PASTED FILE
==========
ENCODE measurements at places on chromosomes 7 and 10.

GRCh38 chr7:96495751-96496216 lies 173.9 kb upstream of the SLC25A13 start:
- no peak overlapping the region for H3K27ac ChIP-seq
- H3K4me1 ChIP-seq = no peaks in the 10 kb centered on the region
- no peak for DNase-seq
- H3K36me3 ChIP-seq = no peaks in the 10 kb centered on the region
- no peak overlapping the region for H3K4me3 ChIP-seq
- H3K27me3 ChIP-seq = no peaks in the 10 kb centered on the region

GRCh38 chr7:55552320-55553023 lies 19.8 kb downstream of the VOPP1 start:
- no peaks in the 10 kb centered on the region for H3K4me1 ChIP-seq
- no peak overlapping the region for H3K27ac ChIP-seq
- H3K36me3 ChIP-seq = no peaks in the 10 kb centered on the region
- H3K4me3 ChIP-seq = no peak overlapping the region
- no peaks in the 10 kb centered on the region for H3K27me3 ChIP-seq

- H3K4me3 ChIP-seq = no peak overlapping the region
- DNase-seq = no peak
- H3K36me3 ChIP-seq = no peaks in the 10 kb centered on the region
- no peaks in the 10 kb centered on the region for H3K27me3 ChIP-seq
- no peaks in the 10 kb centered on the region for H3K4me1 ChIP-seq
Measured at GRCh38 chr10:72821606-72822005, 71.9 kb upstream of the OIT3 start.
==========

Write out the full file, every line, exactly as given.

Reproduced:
ENCODE measurements at places on chromosomes 7 and 10.

GRCh38 chr7:96495751-96496216 lies 173.9 kb upstream of the SLC25A13 start:
- no peak overlapping the region for H3K27ac ChIP-seq
- H3K4me1 ChIP-seq = no peaks in the 10 kb centered on the region
- no peak for DNase-seq
- H3K36me3 ChIP-seq = no peaks in the 10 kb centered on the region
- no peak overlapping the region for H3K4me3 ChIP-seq
- H3K27me3 ChIP-seq = no peaks in the 10 kb centered on the region

GRCh38 chr7:55552320-55553023 lies 19.8 kb downstream of the VOPP1 start:
- no peaks in the 10 kb centered on the region for H3K4me1 ChIP-seq
- no peak overlapping the region for H3K27ac ChIP-seq
- H3K36me3 ChIP-seq = no peaks in the 10 kb centered on the region
- H3K4me3 ChIP-seq = no peak overlapping the region
- no peaks in the 10 kb centered on the region for H3K27me3 ChIP-seq

- H3K4me3 ChIP-seq = no peak overlapping the region
- DNase-seq = no peak
- H3K36me3 ChIP-seq = no peaks in the 10 kb centered on the region
- no peaks in the 10 kb centered on the region for H3K27me3 ChIP-seq
- no peaks in the 10 kb centered on the region for H3K4me1 ChIP-seq
Measured at GRCh38 chr10:72821606-72822005, 71.9 kb upstream of the OIT3 start.